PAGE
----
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Spirit of the greatest generation needed to defeat COVID-19

Americans should look to example of those who won WW II

During three and one-half years, Americans converted a peacetime economy to become the arsenal of democracy and win World War II. The “greatest generation” accomplished that because it had to be done, for the good of all humankind.

Now we as a nation face another challenge, of far less magnitude — and some Americans, including a few to whom we look for both political and scientific leadership, have already declared defeat.

The war against COVID-19 is not an existential struggle, but millions of lives are at stake, and not just from the coronavirus. Suspensions of manufacturing and other economic activity have occurred throughout the world as a result of the pandemic. Unless we “reopen” expeditiously, a global depression may occur. It could be as deadly as the disease itself.

One key to getting our economies back in action is increasing access to tests for COVID-19, both to identify people who have the virus and those who have recovered from it.

U.S. taxpayers already have put up $2.5 billion to fund a public-private partnership to develop new testing technology and manufacture kits.

Last week, National Institutes of Health Director Francis Collins expressed doubt the task can be completed by the end of summer. “I must tell you,” he told a group of U.S. senators, “that this is a stretch goal that goes well beyond what most experts think will be possible. … The scientific and logistical challenges are truly daunting.”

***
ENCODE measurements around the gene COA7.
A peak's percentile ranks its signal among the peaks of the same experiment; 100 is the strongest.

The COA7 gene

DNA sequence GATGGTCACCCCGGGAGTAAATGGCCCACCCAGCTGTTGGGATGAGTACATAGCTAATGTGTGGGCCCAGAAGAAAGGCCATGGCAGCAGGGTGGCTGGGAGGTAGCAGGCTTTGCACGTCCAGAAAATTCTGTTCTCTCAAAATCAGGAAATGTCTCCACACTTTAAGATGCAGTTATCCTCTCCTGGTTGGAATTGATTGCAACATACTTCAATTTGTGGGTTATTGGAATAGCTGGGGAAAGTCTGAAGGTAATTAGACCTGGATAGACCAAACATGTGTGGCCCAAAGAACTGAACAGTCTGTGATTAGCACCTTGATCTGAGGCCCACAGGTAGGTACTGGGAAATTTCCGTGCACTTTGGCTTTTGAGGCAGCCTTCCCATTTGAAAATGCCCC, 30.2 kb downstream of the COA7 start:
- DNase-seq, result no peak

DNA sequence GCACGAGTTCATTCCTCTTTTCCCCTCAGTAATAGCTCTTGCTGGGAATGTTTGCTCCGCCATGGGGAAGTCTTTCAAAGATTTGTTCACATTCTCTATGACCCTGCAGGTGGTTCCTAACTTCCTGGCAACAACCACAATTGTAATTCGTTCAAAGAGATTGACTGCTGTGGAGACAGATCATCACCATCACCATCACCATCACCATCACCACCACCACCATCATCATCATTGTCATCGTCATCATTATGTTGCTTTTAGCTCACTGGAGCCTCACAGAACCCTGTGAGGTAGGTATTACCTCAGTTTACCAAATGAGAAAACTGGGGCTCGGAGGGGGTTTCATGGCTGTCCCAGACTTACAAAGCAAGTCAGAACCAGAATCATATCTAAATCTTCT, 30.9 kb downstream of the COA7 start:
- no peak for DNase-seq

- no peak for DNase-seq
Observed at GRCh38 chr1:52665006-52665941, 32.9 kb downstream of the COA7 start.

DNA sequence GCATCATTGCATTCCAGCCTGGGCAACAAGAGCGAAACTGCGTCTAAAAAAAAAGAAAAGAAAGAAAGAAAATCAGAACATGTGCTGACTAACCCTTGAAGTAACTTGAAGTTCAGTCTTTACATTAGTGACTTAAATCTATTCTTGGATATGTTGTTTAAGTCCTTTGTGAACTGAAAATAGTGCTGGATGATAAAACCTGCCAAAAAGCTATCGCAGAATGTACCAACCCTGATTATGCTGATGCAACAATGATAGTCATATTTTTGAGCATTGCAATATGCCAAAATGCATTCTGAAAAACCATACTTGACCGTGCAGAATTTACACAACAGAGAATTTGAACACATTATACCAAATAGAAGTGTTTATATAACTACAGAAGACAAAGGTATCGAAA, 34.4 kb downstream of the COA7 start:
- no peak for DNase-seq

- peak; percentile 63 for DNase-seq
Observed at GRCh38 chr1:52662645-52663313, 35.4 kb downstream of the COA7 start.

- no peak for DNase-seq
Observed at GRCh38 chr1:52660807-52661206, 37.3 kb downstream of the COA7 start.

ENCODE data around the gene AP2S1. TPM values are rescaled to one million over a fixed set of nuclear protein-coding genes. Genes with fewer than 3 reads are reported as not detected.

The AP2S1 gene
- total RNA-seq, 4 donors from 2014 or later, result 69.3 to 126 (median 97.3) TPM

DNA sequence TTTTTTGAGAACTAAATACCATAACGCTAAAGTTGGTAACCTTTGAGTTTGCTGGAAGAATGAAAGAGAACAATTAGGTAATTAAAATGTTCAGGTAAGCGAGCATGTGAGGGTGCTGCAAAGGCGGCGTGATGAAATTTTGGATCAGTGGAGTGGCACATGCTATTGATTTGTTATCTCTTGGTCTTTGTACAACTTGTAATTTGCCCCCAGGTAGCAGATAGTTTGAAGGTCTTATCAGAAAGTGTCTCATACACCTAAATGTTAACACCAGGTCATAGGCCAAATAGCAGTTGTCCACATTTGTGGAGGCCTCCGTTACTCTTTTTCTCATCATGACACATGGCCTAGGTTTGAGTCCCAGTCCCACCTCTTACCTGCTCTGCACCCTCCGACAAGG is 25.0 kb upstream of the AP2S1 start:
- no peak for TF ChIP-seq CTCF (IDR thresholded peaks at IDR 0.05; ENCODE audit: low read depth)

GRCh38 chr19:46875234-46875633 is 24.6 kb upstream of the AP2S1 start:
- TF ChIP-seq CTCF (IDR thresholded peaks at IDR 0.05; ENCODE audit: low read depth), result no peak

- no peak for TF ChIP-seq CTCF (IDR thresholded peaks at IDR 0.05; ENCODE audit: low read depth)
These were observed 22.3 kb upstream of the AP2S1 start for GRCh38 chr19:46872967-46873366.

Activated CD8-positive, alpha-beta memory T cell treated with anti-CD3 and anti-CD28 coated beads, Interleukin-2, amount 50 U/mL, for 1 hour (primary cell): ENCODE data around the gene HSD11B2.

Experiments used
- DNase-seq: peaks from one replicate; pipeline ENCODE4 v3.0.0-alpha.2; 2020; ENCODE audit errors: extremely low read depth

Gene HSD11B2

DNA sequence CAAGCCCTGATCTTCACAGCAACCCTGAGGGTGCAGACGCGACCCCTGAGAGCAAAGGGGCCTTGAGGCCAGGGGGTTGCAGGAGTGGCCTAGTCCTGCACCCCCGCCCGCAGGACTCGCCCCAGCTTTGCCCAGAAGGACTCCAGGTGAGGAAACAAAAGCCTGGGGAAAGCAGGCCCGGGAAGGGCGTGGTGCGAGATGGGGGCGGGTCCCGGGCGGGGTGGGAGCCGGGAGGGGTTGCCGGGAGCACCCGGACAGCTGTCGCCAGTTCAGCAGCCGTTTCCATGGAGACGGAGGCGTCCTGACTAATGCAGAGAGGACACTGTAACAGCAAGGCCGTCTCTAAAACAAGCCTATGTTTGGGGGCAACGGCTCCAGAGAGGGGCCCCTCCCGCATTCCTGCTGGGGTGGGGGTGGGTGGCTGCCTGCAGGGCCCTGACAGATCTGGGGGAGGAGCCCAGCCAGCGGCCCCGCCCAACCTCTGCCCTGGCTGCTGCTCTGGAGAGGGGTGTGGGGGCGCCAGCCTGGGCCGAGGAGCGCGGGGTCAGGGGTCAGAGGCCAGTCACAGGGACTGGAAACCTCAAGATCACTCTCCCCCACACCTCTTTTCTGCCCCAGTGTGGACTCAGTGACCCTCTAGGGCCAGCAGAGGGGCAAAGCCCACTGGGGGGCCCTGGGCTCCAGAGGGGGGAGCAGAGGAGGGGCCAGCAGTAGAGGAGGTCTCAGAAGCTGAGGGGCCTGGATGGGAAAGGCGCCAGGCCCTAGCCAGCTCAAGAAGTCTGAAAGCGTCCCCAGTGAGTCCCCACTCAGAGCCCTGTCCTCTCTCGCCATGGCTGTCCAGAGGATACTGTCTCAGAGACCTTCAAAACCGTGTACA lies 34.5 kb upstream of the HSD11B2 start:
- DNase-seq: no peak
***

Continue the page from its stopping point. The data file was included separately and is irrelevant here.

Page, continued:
They are. To dispute that would be childishly unrealistic.

But to begin the campaign by waving a white flag would be both dangerous and, well, un-American. Giving up is not what we as a nation do.

In 1941, Americans mobilized for World War II in a spirit of angry patriotism. At the same time, a quiet, determined realism took hold. Government set goals for development of new technologies and manufacture of both war materials and other needs such as food and medicine. Then government worked with the private sector to eliminate obstacles — many of them inherent to the bureaucracy, it must be noted. Finally, Americans rolled up their sleeves and went to work.

And they did it.

Are we today made of the same stuff?

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